Classic and Vintage Dragon Review 2017
The Classic Dragon scene in the UK continued to be very varied in 2017. At the very top level, Blue Haze(GBR 375) won the Regates Royales in Cannes and was very competitive in a number of other top level events. Similarly Josephine(ex-GBR333) was campaigned at a high level but is now Turkish-owned and is apparently shortly going to be based at Bodrum. Heuschrecke(GBR422) made a brief appearance at the Edinburgh Cup with her Russian, UK-based, owner Dimitri Bondarenko, and won two races. At the other end of the spectrum, among the fifty Classic Dragons known to be extant in the UK at least three, Suzanne(GBR 34), Rumba II(GBR368) and Kingdom of Fife(GBR373) are in what is likely to prove to be terminally poor condition. My old boat Polly(GBR 11), a 1966 Borresen, has apparently been crushed by a tree and written off. A sad fate for a good boat. In between these extremes there are a number of Classics which are racing and some more which are laid up and for sale.
The Classic racing scene has benefited enormously from the enthusiasm and energy of Tim Street, especially in the Solent. For the second year he ensured that Cowes Classic Week ran a class for Classic Dragons. This year it was also the BDA’s Classic Championship. Six boats competed and it was won by Kestrel(GBR207) sailed by Matt Lingley from Aldeburgh and crewed by his wife Niamh and Tom Kiddle. Matt in fact sailed Kestrel from Aldeburgh to Cowes and back for the championship. He has written elsewhere in this magazine of his experiences.
Kestrel was built by Tucker Brown and is by no means an example of the heavily renovated, usually Pedersen and Thuesen built, Classic. She does, however, have an enthusiastic and practical owner who is , usefully, also a boatbuilder. Second was Rupert Street in Tschuss(GBR457) and third was Adrian Green in Aurora(GBR39). A similar class for Classic Dragons also formed part of the Hamble Classic Regatta run by the Royal Southern Yacht Club in September. Four boats took part and Aurora won ,taking her revenge on Tschuss. This was also a first appearance for Mystical Rose(GBR184) which was once one of the top British Dragons under the name of Inge.
Elsewhere Classics continued to participate in Dragon class racing. Harkaway(GBR151) and Kestrel have raced in Aldeburgh with Harkaway proving to be very competitive at times. Royalist(GBR455) and Snap(GBR292) have raced respectively on the Medway and at Falmouth. On the Forth Wizz Too(GBR343) and Meteor(GBR402)have been active participants. Apart from club racing the number of Classic events is continuing to grow and Dragons are generally accepted as eligible boats. Such events can in fact provide a circuit for Classics that don’t feel able to compete effectively in open Dragon events. It is less clear that there would be demand for a separate Classic start at the Edinburgh Cup. My suspicion is that this would split the Classics and Vintage boats, leaving only a very small fleet in their own start.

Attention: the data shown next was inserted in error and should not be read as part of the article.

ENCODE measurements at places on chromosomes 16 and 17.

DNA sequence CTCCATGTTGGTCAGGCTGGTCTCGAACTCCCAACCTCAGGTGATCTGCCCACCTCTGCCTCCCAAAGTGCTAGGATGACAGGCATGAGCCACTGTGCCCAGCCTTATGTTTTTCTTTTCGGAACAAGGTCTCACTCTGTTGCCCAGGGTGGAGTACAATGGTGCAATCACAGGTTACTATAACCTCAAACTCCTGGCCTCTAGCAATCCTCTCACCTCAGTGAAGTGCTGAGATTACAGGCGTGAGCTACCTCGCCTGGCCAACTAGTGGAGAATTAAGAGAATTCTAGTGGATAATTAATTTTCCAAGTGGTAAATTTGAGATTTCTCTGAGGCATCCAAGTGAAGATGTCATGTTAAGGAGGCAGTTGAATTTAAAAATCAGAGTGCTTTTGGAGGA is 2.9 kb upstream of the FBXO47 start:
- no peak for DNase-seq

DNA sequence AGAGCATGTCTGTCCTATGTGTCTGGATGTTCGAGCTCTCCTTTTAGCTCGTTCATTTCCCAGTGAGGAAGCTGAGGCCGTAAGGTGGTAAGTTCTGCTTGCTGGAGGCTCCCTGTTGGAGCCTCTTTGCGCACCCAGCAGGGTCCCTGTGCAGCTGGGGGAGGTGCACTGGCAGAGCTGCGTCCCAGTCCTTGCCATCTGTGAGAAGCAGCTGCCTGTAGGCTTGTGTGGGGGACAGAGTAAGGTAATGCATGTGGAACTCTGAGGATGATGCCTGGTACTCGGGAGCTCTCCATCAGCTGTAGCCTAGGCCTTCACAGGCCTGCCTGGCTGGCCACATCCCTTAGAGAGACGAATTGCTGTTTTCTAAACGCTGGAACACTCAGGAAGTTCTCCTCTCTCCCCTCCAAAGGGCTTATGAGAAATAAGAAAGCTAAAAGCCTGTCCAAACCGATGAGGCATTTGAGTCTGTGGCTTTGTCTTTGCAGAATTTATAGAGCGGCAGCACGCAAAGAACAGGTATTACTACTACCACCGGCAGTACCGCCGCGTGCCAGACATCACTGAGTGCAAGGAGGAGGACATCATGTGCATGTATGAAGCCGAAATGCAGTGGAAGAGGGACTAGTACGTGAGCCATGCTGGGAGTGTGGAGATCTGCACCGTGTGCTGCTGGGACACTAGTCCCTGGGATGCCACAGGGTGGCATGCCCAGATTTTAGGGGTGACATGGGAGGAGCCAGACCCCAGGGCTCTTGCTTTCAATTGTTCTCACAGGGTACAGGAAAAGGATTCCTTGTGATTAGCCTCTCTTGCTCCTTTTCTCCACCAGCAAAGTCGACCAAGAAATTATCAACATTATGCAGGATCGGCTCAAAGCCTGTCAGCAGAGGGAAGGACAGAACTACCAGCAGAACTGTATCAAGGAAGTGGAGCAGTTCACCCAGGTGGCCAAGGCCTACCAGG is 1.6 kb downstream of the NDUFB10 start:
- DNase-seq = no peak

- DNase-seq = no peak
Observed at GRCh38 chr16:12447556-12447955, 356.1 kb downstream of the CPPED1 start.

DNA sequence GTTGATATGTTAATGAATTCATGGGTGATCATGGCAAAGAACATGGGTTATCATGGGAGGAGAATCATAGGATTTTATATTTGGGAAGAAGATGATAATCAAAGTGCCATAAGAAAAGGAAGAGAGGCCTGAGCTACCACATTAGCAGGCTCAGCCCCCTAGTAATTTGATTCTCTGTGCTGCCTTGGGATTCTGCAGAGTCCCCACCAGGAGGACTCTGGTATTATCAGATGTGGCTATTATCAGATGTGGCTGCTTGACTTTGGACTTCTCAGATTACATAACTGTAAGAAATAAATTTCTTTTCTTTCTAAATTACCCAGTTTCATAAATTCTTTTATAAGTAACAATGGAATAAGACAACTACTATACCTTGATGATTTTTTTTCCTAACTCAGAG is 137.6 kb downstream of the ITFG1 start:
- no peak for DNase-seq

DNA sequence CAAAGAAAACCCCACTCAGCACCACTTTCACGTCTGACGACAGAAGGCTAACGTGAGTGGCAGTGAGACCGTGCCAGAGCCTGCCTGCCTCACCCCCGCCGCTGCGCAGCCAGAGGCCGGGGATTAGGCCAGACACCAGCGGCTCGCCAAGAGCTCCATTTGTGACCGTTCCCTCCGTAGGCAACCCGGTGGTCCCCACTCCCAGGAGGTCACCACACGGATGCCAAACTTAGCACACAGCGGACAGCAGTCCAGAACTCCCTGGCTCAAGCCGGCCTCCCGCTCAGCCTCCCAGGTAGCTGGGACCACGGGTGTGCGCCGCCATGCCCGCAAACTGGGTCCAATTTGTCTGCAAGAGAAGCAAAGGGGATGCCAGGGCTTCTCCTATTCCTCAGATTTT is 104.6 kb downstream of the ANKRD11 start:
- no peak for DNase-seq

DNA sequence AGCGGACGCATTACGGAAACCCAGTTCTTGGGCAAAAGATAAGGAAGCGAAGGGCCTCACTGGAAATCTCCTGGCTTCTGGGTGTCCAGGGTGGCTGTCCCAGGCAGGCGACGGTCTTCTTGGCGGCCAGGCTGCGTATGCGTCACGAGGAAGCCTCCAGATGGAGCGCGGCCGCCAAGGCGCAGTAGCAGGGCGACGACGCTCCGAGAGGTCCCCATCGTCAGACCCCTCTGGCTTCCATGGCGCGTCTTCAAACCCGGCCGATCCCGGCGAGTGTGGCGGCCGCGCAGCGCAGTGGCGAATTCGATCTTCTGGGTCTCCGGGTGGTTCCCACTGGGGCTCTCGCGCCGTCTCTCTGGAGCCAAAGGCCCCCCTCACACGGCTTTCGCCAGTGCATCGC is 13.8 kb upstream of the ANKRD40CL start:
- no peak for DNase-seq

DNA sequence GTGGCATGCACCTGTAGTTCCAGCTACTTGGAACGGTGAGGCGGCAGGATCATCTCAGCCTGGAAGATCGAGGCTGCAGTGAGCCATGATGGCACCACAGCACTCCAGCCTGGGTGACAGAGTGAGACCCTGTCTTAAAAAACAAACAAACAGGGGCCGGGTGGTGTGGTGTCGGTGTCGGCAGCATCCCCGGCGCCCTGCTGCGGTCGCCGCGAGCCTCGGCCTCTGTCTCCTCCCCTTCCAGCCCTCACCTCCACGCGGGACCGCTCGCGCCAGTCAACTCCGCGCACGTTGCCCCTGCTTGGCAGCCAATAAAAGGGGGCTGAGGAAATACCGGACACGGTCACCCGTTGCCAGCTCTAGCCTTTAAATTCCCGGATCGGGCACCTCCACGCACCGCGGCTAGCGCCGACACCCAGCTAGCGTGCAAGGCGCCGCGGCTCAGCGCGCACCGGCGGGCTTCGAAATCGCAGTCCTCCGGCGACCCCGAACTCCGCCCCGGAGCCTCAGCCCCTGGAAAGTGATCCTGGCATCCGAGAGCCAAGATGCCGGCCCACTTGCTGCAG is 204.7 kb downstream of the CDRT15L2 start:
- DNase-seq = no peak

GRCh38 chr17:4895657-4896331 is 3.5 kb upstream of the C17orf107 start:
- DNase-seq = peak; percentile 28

Next year’s BDA Classic and Vintage Championship will be at Aldeburgh from 15th to 17th June. This will be the first time that Aldeburgh Yacht Club has hosted a BDA event though it has had a Dragon class since at least 1948. The reason for this can be seen from a glance at a map. The Alde estuary is long and thin. We expect to be able to provide a great mix of courses on different parts of the river but conventional windward –leeward courses are impossible because the mud will arrive before the corner layline. However, if Burnham and Medway can have Championships so perhaps should Aldeburgh. The good news is that large waves are unusual and it is a very kind venue for elderly boats. For more details, please contact either Matt Lingley or me.
The Vintage scene is above all characterised by an apparent shortage of boats. A trawl through the BDA White Book revealed a mere 18 GRP Dragons over 25 years old. This was a surprise for two reasons. Firstly there were about 130 sail numbers issued over the relevant period. Secondly old GRP boats don’t fall apart in quite the same way as neglected wooden ones. They do , however, lack the intrinsic style of wooden boats and are apt simply to look scruffy. Like all boats TLC is a good idea.
Among those that remain, Kestra(GBR489) sailed by Richard Leask is the current BDA Vintage Champion. The event was sailed on the Forth as part of the East Coast Sailing Festival. Second was Cathy Sedgeworth in Kismet(GBR 508). Other Vintage Dragons that have competed successful in 2017 include Full Speed (GBR585) sailed by Martin Payne which won the Derby Dragon at La Baule, Basilisk(GBR 515) which won Aldeburgh Week and Scorpio(GBR 586) and Rackham(GBR 610) which participated highly competitively in several events. These boats do prove that good maintenance can give you a competitive boat for many years at a very reasonable price. So where are the others?…